We moved out of our house and into the camper on the property at the beginning of the last week in October. That left me the whole week to finish up packing/cleaning and having the carpets cleaned while not living there. On the 31st, we found ourselves barely getting out in time. The renters had already begun moving things over and were to begin staying there on Nov. 1st! At about 9:00 pm, I literally mopped (and moped) myself out the front door. Jeremy was in the other truck hauling the last minute things and my Yukon was bursting at the seams. We hadn't eaten dinner, so we went to about the only restaurant we could think of that would serve anything gluten free at that hour (it was now 10:00). IHOP was the chosen one. Jeremy and I pretended to enjoy the meal with the kids, as eating out is very rare for us and should be enjoyed! I tried to act like I wasn't crying, and did just fine, as long as no one talked to me.
Above is a picture of one of our first dinners in "the camper".
Work for Jeremy was a bit scarce at that time, which was actually a blessing as we were trying to beat the winter weather and get the basement concrete poured. Many late nights were shared while building the ICF (insulated concrete form) Styrofoam walls, into which we would pour concrete. We would get the kids to bed (always WAY past bedtime) and then go out to the slab, and by the light of the halogen work lights, we'd stay busy until midnight or so. Several times we were serenaded by a pack of coyotes howling eerily in the woods surrounding us. Sometimes we'd hear the owls calling.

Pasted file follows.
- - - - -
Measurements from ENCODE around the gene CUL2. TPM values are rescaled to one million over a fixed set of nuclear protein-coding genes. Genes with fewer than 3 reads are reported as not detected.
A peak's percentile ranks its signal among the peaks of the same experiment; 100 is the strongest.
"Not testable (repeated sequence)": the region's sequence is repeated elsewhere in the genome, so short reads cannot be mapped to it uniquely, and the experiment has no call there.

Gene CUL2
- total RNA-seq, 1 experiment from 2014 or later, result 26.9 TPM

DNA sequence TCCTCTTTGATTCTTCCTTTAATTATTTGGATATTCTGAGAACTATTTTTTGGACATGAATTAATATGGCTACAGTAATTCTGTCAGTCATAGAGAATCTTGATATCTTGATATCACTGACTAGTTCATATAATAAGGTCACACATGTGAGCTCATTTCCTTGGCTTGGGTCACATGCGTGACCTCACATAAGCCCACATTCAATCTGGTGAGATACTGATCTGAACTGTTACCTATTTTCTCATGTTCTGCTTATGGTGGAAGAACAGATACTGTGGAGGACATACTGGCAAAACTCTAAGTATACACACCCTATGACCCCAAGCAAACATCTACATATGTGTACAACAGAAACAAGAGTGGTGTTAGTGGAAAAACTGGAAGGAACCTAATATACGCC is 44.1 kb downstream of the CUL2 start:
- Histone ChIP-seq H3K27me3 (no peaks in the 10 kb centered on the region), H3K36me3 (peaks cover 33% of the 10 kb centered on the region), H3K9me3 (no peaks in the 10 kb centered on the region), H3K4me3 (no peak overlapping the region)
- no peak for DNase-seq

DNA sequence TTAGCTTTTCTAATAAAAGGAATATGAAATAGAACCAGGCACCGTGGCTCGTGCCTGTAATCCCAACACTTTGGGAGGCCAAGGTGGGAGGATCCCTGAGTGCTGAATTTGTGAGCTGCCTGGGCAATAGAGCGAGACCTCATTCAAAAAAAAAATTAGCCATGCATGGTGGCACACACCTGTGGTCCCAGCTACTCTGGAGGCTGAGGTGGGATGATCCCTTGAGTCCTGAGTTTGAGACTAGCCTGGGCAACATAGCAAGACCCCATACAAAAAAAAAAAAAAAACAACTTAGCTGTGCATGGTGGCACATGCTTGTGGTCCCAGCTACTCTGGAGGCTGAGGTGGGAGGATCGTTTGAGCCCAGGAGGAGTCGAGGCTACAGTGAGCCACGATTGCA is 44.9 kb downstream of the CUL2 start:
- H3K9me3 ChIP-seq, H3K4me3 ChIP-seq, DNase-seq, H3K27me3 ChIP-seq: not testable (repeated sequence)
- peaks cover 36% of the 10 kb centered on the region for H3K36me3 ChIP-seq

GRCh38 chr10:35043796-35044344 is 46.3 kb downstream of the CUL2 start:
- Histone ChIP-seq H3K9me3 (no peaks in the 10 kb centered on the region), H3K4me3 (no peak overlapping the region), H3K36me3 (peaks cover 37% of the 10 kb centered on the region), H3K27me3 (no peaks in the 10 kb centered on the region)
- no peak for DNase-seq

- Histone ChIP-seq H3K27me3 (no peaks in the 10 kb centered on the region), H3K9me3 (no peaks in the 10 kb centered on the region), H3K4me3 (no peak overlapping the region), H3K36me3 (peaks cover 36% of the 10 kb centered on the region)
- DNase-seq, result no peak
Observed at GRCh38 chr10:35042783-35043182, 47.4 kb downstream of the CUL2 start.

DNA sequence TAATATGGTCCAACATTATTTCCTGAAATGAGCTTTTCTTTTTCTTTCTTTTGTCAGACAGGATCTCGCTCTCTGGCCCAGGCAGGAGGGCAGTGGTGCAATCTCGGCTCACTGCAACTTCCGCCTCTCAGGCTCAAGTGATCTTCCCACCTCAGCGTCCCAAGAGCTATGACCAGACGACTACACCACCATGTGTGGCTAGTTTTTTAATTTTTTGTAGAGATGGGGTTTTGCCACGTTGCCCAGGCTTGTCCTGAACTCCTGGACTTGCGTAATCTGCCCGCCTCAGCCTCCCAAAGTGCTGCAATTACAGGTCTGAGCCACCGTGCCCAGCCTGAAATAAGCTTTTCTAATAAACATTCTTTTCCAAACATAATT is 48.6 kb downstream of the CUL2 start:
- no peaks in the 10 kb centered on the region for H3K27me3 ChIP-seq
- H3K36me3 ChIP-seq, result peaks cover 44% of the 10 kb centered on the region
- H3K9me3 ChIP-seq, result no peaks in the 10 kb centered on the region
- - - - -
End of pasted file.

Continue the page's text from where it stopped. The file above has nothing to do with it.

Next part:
Jeremy and Ryley surrounded the camper with insulation (blue board) to help retain a bit of heat. It really worked well and cut down on the propane consumption...until the ginormous windstorm of November hit and all the boards were ripped down and scattered about.
We used a small Honda generator to power the camper. With no running water, we used the outhouse. Jeremy would haul 5 gallon containers of creek water for washing dishes. We bummed drinking water off any friends we could, and used the showers and laundry facilities at the local gas station, until I couldn't handle the depressing feeling of sitting in a laundromat with soaps on the tv in the middle of the afternoon with all the kids.
That creepy old guy was starting to get to me too.
From that point on, we were so thankful for the friends and family we have! We never took another shower or did another load of laundry at that gas station again. Things were looking up.